It’s one of three open congressional seats in North Texas, rare prizes that always set off a scramble. In the 12th Congressional District, Rep. Kay Granger, R-Fort Worth, is retiring after 14 terms. And 32nd District Rep. Colin Allred, D-Dallas, is running for U.S. Senate.

Republicans have a solid lock on the 26th District seat that Armey is angling for. The district covers 75% of the Denton County populace. About 1 in 10 district residents live in Cooke and Wise counties.

The district overlaps with state Senate District 12, which is Texas Secretary of State Jane Nelson’s old seat. Neither she nor successor Sen. Tan Parker have indicated interest in a congressional run.

“Scott’s a fantastic guy. He’s served the community his whole life,” said David Wylie, a member of the State Republican Executive Committee from Denton County. “He’s right-minded, and he’d be a real good candidate.”

U.S. House Majority Leader Dick Armey  with his son Scott Armey, a Denton County...
U.S. House Majority Leader Dick Armey with his son Scott Armey, a Denton County commissioner, inside the Denton County Courthouse on June 1, 1999.(Allison V. Smith / 129268)

And while Armey isn’t running on his dad’s name, Wylie said, it’s a strong brand: “Dick Armey wasn’t just a flash in the pan. He ran Congress. The Contract with America was far-reaching — gave birth to the tea party. … He’s legendary.”

Dick Armey, now 83 and largely out of the public eye, was an architect of the “Republican revolution” — the GOP takeover of the House in 1994 after 40 years out of power.

Elected a decade earlier, he ended up serving nine terms, the last four as majority leader. The Contract with America he crafted with Newt Gingrich, who became speaker, promised welfare reform, tax cuts and smaller government.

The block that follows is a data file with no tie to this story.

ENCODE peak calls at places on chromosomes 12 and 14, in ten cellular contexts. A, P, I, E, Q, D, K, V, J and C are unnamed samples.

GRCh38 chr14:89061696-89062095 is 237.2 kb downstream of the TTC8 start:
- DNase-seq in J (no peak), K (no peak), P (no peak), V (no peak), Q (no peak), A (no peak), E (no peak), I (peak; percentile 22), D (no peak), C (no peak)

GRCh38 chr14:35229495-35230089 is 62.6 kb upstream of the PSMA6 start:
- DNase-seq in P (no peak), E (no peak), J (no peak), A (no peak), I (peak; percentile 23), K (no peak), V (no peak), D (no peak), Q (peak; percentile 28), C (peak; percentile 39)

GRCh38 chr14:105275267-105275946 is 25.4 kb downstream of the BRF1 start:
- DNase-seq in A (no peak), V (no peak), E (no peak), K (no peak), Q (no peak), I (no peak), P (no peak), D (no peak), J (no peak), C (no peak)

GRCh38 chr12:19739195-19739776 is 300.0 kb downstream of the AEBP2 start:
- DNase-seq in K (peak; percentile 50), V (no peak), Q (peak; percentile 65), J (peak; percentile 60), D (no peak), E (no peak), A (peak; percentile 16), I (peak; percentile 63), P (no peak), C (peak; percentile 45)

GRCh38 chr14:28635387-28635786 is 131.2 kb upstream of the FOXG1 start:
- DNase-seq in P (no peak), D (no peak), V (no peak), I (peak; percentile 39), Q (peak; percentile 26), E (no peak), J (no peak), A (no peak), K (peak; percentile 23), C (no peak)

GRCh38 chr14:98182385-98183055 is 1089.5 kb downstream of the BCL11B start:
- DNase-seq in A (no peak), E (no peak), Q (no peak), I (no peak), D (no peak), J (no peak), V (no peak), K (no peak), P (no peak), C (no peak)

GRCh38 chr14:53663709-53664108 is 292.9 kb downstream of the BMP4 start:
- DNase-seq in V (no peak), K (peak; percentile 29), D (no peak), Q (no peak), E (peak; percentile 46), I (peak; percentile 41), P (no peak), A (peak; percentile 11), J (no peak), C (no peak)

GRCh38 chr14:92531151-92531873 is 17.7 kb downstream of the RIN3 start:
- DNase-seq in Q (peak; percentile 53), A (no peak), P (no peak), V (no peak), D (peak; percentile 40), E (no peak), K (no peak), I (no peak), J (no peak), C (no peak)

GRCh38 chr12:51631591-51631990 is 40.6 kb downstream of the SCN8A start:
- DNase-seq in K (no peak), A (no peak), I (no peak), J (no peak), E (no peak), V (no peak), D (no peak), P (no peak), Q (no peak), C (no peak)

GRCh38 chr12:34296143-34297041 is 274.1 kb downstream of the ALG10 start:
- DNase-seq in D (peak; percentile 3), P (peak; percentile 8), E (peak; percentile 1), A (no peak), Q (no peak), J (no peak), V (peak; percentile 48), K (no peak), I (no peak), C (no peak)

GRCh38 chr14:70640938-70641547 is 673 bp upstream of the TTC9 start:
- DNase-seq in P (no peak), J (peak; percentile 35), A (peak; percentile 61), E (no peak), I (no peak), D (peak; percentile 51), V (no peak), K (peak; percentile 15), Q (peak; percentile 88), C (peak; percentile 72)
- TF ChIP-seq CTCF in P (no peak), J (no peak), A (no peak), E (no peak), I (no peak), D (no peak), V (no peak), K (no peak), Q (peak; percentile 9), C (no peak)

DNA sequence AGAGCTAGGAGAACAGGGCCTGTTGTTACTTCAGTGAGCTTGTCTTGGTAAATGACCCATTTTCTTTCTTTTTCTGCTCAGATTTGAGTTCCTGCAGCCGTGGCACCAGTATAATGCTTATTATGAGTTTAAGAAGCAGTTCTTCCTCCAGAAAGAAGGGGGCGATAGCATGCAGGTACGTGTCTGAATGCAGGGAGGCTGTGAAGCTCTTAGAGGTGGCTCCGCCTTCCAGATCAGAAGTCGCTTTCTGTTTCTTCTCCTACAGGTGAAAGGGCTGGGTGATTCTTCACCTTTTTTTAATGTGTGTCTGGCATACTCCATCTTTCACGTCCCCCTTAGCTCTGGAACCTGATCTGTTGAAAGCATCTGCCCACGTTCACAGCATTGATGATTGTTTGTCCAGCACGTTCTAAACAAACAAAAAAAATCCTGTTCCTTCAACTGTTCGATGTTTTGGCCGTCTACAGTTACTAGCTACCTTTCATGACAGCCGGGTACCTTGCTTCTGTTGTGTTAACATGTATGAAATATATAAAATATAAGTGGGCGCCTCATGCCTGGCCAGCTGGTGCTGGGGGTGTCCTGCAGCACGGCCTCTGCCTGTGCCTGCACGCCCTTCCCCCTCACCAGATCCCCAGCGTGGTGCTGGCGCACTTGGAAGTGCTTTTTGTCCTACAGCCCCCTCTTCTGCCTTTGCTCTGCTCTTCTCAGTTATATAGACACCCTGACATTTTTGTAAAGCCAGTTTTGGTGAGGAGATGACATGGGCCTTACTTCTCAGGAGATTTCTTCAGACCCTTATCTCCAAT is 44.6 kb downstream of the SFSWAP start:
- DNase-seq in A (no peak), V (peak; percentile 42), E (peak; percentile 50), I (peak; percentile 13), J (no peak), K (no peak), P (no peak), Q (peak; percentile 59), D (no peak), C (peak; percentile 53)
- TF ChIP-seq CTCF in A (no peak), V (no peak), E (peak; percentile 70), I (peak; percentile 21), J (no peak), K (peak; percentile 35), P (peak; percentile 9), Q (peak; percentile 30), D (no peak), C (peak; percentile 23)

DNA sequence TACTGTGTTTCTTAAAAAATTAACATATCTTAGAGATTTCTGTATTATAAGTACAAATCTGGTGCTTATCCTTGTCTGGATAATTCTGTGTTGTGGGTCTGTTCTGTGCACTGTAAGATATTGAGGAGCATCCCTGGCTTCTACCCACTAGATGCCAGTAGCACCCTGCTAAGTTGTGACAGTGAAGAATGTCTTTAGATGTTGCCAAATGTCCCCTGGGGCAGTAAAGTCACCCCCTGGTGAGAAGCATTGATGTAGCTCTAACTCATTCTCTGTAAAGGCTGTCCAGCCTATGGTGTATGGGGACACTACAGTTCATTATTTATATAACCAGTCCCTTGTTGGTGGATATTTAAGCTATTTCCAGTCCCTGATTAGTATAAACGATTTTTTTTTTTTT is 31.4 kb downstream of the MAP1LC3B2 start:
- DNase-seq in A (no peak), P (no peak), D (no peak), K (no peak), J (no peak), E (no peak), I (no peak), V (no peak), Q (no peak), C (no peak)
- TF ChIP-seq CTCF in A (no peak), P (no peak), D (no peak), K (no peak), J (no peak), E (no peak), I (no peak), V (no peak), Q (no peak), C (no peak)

Scott Armey’s goals are similar. He says he’d devote his time in Congress to tackling the $34 trillion national debt by pushing for “responsible spending,” lower taxes and smaller government.

“I’m conservative, economically and socially conservative. That aligns very closely with the tea party when it came along, and it aligns well with President Trump and the Republicans of today,” he said.

Gill says the 2020 election was “stolen,” an assertion no state or federal court has agreed with.

Armey said he would have voted to certify the 2020 election due to lack of evidence of fraud.

“I don’t know that they had a choice. The states did their due diligence” and submitted certified slates of electors to Congress, he said. But he said he understands why people questioned the outcome.

“Governing moves forward. … That one is behind us,” he said.

Armey calls his defeat 21 years ago a blessing of sorts.

“God put me on a different path,” he said. “There were very few soccer games or softball games or school concerts that I missed. … Our son was three, and our girls weren’t even born yet. … So many politicians say they’re retiring to go spend time with family and they’re 85 years old. I was able to do that in my 30s and 40s.”

He called Burgess “a solid voice for this district.”

Armey resigned as county judge after his defeat in 2002 to take a presidential appointment as regional administrator of the General Services Administration, overseeing nearly 1,400 employees and a $500 million budget in five states.

The GSA is the federal government’s biggest buyer of supplies and services.

He held the post for seven years, until the end of the George W. Bush administration, and said it gave him insight into ways to streamline federal agencies.

Since then he’s worked as a private wealth adviser.

He said he would push for a federal hiring freeze and look at eliminating non-essential programs or even entire agencies; he didn’t specify which.

“There are plenty of federal employees,” he said.

The Dallas Morning News, Todd Gilman, November 30, 2023